• United Nations Convention against Corruption.

Denmark Small Flag Denmark

Denmark has ratified several anti-corruption conventions, notably the OECD Convention on Combating Bribery of Foreign Public Officials in International Business Transactions, the Council of Europe’s Criminal Law Convention on Corruption, and the United Nations Convention against Corruption. Denmark is also a member of the Group of States against Corruption (GRECO), which monitors the members’ compliance with the organisation’s anti-corruption standards.

Additionally, Denmark is a EU Member State and has implemented relevant EU legislation on corruption, such as the Directive on Procurement implementing restrictions on participation in public procurement tenders and the Convention on the Protection of the European Communities’ Financial Interests with later protocols.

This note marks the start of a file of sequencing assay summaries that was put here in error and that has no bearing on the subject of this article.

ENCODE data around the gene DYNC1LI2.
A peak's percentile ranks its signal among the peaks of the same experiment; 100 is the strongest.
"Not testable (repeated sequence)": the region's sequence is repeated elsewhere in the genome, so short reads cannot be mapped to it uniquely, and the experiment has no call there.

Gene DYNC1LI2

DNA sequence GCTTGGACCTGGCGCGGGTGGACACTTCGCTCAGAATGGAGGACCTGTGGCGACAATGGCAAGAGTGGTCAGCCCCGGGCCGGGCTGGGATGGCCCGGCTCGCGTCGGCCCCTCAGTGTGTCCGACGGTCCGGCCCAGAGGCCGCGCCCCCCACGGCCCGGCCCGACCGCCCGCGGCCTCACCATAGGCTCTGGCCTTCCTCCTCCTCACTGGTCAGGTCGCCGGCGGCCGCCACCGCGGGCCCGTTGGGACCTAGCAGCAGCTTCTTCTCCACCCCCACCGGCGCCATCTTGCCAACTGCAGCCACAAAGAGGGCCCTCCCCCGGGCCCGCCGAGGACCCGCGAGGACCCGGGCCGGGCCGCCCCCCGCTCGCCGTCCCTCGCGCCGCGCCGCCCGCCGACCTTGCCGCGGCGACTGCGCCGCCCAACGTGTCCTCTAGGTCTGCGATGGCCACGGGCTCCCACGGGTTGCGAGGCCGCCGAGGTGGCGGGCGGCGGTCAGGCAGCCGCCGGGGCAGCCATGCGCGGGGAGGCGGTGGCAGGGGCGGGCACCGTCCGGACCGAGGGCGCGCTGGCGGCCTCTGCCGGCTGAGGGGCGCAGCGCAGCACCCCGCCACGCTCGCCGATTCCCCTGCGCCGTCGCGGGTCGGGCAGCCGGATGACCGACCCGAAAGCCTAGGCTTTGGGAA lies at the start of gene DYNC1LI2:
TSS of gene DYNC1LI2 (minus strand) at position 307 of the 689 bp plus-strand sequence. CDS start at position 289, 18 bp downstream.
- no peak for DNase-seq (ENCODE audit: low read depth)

It is worthy of mention that Denmark has not yet ratified the Council of Europe’s Civil Law Convention on Corruption.

Germany Small Flag Germany

Various anti-corruption conventions apply in Germany, such as:

  • UN Convention against Corruption;
  • UN Convention against Transnational Organised Crime;
  • EU Convention on the Fight against Corruption involving Officials of the European Communities/Member States of the EU;
  • EU Council Framework decision 2003/568/JHA;
  • Organisation for Economic Cooperation and Development Convention on the Bribery of Foreign Public Officials in International Business Transactions; and
  • Resolution (99) 5 of the Committee of Ministers of the Council of Europe and the Council of Europe Resolution (97) 24.

Italy Small Flag Italy